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On brink of collapse Arecibo Observatory telescope to be decommissioned

National Science Foundation facility suffered two cable breaks

The world’s second largest radio telescope at the Arecibo Observatory is on the verge of collapse following two structural support cables mysteriously snapping and will be be decommissioned as soon as possible, officials with the National Science Foundation announced Thursday.

The news is a huge blow to the science community that relies on the 305-meter telescope in Puerto Rico to monitor asteroids, planets and make more other-worldly discoveries.

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The University of Central Florida manages the observatory for the National Science Foundation. While some of the facility will remain operational the telescope was the most well-known part of Arecibo and had operated for 57 years.

On Aug. 10, a cable collapsed crashing down into the 1,000-foot dish, damaging about 250 panels. Then, while plans were still being made to safe and repair the dish, another failed on Nov. 6.

With those two cables gone, engineers informed UCF that if another were to fail, the two remaining would undergo demands too great and break, threatening the structures near the giant dish.

Thornston Tomasetti was hired by UCF to conduct the structural analysis after the first cable break. On Nov. 12, the project manager sent Ray Lugo, the director of Florida Space Institute at UCF, a letter of the impending structural collapse.

“A catastrophic failure would be very likely,” John Abruzzo, with Thornston Tomasetti, wrote. “These cables are not capable of handling the required dynamic demands of a sudden failure of an adjacent cable.”

NSF Assistant Director for the Mathematical and Physical Sciences Directorate Sean Jones said in a call with reporters Thursday the decision was made to attempt a controlled removal of the dish before it collapses. The decision was purely made for safety reasons and to prevent further damages to buildings around the dish, including the educational center and LIDAR facility.

“After reviewing all of the engineering assessments, NSF has concluded that this resent damage to the 305-meter telescope cannot be addressed without risking the lives and safety of workers and staff,” Jones said. “And NSF has decided to begin the process of planning for controlled decommissioning of the 305 telescope.”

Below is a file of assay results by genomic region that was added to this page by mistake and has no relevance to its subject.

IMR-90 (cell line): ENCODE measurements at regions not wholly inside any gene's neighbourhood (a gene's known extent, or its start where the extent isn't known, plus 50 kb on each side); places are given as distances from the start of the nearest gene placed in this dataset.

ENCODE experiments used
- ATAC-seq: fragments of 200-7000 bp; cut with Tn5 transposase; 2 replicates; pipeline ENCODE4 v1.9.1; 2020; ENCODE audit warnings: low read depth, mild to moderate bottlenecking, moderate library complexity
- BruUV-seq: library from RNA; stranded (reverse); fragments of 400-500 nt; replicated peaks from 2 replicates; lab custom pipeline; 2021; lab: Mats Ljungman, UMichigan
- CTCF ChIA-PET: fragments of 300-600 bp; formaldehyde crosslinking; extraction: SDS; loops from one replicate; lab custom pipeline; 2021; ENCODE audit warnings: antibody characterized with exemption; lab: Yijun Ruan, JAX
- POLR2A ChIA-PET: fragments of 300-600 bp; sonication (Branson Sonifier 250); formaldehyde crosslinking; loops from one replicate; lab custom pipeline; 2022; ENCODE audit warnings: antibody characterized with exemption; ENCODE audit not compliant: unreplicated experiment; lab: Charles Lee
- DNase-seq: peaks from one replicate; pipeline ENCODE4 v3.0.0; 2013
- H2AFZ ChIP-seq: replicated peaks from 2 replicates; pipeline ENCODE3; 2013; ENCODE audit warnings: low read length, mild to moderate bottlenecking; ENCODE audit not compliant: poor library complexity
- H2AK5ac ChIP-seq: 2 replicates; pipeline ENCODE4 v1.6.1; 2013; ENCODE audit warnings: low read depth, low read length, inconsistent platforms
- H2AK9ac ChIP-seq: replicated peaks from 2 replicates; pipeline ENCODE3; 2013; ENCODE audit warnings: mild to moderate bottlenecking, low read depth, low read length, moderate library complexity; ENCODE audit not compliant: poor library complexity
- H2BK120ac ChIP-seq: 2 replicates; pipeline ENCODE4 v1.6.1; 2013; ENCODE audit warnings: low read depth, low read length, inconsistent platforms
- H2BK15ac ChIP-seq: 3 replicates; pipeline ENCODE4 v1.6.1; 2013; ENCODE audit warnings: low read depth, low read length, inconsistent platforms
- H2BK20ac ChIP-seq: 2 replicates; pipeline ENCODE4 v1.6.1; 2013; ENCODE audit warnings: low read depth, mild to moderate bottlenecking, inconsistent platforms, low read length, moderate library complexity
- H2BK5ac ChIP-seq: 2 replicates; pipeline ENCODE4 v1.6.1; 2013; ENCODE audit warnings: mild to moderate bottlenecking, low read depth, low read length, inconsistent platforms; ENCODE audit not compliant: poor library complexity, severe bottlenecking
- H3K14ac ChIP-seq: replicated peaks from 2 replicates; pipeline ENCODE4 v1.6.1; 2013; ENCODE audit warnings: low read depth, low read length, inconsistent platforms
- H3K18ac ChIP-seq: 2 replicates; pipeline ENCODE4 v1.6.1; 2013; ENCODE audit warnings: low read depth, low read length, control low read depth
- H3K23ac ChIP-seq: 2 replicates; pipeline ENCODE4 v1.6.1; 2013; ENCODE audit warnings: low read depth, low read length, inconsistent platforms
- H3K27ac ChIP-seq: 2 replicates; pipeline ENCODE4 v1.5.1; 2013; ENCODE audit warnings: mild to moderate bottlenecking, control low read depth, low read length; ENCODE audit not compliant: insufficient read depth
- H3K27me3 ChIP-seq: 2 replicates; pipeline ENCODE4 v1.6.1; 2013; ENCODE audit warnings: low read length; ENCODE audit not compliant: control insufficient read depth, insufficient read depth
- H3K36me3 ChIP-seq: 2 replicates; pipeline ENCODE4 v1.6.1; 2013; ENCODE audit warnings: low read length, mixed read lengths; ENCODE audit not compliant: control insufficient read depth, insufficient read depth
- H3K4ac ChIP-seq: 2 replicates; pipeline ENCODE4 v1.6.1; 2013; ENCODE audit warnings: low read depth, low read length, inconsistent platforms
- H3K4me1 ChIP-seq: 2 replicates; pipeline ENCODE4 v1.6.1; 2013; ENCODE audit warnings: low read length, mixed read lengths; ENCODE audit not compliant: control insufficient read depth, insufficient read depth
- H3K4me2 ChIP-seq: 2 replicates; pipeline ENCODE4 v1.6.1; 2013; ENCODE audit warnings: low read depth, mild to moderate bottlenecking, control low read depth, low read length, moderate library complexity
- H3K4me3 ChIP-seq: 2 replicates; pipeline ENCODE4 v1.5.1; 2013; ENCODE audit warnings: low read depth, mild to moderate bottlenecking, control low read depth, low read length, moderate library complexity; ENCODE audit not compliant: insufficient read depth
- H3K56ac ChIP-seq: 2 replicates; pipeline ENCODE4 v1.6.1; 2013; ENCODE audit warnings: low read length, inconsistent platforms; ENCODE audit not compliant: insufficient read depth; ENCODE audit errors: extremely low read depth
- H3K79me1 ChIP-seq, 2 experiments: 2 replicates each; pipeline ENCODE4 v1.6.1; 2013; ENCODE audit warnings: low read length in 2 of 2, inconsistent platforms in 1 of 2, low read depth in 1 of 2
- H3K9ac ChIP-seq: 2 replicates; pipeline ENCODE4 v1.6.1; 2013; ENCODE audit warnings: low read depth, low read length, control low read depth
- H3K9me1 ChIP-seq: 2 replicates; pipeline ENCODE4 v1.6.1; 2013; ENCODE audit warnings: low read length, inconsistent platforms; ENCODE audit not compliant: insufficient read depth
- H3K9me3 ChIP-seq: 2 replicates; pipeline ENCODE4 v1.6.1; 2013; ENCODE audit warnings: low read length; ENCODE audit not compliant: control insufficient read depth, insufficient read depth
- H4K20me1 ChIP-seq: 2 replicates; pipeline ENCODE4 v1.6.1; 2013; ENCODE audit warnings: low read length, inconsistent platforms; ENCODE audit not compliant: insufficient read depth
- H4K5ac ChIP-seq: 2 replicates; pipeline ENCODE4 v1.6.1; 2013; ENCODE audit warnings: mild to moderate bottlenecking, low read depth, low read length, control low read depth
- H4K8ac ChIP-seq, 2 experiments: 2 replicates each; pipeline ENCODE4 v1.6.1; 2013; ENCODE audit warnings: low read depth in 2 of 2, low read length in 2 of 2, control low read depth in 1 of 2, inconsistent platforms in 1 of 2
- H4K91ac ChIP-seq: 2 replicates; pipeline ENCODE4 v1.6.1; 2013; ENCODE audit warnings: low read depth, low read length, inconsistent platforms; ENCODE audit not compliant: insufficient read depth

Should another cable break the platform across the dish weighing 900 tons could collapse into the dish, according to NSF.

In a statement, UCF President Alexander Cartwright said the team worked tirelessly with NSF to find a way to save the telescope.

“While this outcome is not what we had been working towards, and we are disheartened to see such an important scientific resource decommissioned, safety is our top priority,” Cartwright said. “At a time when public interest and scientific curiosity about space and the skies has re-intensified, there remains much to understand about the data that has been acquired by Arecibo. Despite this disappointing setback, we remain committed to the scientific mission in Arecibo and to the local community.”

Arecibo is a three fold purpose facility, supporting astronomy and astrophysics, atmospheric and ionosphere research and lastly providing solar system astronomy and asteroid observations. The observatory has been Earth’s best line of defense watching for potentially hazardous asteroids.

Arecibo has a LIDAR, or Light Detection and Ranging, facility that will remain in use for Earth atmospheric and ionospheric research but even that will be impacted because the large dish played a part in some of those observations.

However, research will also continue long after the dish is gone, says Lugo, using the 3.5 petabytes, or a million gigabytes, of data collected.

“There may be a bunch of discoveries, in all this data, that we haven’t made, because the tools that we had to analyze the data when we took these observations are not as good as the ones we have now,” Lugo said.

Now the director of UCF’s Florida Space Institute, Lugo is a former NASA director who wrote the proposal to take over managing the observatory in 2017 for the National Science Foundation. The university plans to continue to make sure the facility serves as a culture icon for Puerto Rico and as an educational resource.

Lugo was living in Puerto Rico when construction began in 1963 but as a first grader didn’t realize the significance and the size of the observatory. Later in life, he realized the educational impact the observatory had on students who visited, either from the island or as visiting researchers from around the world.

“There’s thousands of people that have a story that they can share with Arecibo,” Lugo said. “When when the first cable broke, some of our supporters have been holding vigils.”

Despite being in the middle of a jungle landscape and facing down hurricanes and Earthquakes Arecibo has served as a guiding light for many to pursue careers in science. Prior to Hurricane Maria, the observatory hosted about 100,000 students a year.

Lugo described the outpouring from students who told the National Science Foundation of its importance to them.

“Numerous students stood up and testified to the NSF, the importance of the Arecibo Observatory and their making a decision to pursue, first a college degree, and then a college degree in a STEM related field,” Lugo said.

Previously, Cornell University managed the observatory for more than 40 years. Lugo said UCF has the same intention.

Engineers are now determining a safe-controlled way to bring down the dish. It’s expected to take several weeks.


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